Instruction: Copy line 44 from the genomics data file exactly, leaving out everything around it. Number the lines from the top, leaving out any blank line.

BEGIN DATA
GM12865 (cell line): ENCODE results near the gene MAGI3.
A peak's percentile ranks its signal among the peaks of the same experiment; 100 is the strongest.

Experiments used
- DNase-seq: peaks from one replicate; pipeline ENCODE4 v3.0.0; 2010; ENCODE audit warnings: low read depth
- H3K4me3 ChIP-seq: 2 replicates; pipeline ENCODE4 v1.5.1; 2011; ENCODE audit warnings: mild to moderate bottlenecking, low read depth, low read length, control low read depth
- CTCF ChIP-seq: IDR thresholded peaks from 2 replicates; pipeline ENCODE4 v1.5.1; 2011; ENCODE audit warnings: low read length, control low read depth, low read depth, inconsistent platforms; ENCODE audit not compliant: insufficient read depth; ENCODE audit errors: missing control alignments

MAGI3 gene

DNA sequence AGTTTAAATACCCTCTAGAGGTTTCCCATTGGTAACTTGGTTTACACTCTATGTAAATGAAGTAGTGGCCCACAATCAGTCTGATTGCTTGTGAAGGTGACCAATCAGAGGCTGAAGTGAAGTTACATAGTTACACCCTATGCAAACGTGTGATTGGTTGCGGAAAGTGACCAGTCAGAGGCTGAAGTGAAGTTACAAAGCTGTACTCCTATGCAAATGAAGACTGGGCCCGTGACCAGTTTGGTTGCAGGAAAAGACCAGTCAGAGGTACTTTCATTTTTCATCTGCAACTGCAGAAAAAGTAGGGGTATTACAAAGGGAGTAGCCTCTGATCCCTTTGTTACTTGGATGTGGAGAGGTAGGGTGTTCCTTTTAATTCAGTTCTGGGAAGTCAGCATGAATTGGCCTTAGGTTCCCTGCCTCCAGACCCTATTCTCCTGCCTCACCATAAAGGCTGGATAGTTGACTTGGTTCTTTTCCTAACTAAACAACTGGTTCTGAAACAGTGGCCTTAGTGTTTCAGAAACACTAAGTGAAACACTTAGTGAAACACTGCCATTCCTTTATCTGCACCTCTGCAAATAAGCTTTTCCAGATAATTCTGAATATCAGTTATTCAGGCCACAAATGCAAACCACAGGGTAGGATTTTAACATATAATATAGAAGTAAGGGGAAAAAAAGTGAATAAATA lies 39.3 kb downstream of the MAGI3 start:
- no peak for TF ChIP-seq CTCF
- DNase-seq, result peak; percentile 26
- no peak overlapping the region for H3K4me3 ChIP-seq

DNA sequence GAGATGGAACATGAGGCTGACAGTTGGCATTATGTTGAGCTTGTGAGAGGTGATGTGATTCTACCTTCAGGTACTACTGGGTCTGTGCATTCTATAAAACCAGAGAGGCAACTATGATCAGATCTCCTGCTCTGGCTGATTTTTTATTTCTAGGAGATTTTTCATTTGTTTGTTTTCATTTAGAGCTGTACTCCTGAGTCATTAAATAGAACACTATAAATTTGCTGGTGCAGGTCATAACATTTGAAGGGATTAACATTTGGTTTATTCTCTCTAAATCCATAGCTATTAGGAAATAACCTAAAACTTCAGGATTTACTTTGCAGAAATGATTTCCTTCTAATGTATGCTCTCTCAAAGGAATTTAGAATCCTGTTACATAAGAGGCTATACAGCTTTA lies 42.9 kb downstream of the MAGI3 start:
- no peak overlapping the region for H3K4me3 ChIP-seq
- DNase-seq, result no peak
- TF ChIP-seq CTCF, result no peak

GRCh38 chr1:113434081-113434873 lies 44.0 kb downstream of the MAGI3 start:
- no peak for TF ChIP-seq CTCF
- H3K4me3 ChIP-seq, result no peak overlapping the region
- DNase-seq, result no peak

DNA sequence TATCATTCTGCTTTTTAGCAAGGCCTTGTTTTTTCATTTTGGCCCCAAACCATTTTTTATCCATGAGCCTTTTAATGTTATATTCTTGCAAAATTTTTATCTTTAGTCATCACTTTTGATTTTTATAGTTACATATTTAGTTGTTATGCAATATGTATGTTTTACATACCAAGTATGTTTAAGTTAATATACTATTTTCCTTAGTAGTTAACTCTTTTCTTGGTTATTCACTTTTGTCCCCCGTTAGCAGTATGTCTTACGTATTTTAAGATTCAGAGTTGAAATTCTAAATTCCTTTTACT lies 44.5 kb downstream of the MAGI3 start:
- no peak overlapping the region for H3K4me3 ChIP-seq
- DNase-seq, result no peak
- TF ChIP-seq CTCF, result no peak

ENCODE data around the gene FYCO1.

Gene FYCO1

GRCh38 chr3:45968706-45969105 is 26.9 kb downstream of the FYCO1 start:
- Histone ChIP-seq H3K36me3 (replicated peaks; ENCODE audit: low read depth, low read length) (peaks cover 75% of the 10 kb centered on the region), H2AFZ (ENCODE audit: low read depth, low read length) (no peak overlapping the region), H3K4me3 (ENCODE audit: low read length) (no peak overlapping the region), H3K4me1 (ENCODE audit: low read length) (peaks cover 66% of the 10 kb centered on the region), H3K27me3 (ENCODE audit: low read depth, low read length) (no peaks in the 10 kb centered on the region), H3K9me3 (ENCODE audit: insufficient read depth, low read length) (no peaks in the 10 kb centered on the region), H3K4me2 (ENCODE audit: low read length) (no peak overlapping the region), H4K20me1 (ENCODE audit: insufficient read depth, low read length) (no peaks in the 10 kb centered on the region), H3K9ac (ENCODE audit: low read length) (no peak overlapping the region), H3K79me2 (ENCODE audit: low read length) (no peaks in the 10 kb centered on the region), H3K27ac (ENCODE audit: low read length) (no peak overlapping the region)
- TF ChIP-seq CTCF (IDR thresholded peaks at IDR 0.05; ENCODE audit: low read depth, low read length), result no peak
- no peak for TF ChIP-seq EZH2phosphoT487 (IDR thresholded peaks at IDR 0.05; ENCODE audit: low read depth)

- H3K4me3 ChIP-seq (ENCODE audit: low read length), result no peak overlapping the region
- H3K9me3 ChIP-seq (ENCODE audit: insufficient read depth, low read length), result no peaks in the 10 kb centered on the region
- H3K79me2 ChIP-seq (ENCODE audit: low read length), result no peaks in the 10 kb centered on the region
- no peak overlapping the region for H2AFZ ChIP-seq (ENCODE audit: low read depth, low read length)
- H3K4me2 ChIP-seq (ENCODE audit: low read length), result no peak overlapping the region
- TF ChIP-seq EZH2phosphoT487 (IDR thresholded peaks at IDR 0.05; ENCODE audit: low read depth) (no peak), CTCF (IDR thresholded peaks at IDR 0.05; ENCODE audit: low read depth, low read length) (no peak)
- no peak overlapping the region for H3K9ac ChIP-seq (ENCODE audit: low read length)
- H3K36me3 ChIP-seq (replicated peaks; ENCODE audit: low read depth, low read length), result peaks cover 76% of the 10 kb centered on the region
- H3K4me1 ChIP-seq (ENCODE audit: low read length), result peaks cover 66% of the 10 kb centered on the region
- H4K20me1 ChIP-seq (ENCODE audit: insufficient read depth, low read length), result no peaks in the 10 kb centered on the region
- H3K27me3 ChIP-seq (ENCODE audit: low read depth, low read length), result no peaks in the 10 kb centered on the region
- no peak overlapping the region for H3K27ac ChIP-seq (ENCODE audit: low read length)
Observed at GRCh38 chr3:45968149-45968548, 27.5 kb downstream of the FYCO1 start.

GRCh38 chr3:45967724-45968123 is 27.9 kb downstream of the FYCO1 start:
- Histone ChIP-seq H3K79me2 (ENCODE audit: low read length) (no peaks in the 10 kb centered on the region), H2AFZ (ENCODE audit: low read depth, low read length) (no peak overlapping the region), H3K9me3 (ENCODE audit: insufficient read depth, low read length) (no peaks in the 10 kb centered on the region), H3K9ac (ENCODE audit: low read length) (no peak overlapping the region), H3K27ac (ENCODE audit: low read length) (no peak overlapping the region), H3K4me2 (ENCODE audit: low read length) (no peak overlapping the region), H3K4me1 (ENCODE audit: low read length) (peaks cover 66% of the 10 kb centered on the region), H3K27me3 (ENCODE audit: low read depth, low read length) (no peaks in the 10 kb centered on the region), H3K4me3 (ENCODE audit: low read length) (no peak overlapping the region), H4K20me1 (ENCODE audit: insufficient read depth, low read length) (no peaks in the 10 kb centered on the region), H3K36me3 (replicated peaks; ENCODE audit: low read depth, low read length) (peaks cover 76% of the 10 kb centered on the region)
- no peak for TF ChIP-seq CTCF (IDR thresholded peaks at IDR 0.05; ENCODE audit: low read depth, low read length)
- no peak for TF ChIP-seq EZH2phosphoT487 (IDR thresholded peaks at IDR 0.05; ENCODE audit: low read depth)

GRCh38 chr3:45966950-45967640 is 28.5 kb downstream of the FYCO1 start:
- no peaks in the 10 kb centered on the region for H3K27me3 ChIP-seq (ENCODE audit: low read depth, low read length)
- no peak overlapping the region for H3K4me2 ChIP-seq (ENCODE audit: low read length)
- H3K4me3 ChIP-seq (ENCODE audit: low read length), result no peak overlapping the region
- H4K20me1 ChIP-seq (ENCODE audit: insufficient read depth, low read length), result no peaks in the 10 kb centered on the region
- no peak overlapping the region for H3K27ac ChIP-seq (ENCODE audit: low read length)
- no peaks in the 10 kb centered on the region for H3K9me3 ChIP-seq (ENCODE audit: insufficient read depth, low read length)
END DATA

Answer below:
- Histone ChIP-seq H3K79me2 (ENCODE audit: low read length) (no peaks in the 10 kb centered on the region), H2AFZ (ENCODE audit: low read depth, low read length) (no peak overlapping the region), H3K9me3 (ENCODE audit: insufficient read depth, low read length) (no peaks in the 10 kb centered on the region), H3K9ac (ENCODE audit: low read length) (no peak overlapping the region), H3K27ac (ENCODE audit: low read length) (no peak overlapping the region), H3K4me2 (ENCODE audit: low read length) (no peak overlapping the region), H3K4me1 (ENCODE audit: low read length) (peaks cover 66% of the 10 kb centered on the region), H3K27me3 (ENCODE audit: low read depth, low read length) (no peaks in the 10 kb centered on the region), H3K4me3 (ENCODE audit: low read length) (no peak overlapping the region), H4K20me1 (ENCODE audit: insufficient read depth, low read length) (no peaks in the 10 kb centered on the region), H3K36me3 (replicated peaks; ENCODE audit: low read depth, low read length) (peaks cover 76% of the 10 kb centered on the region)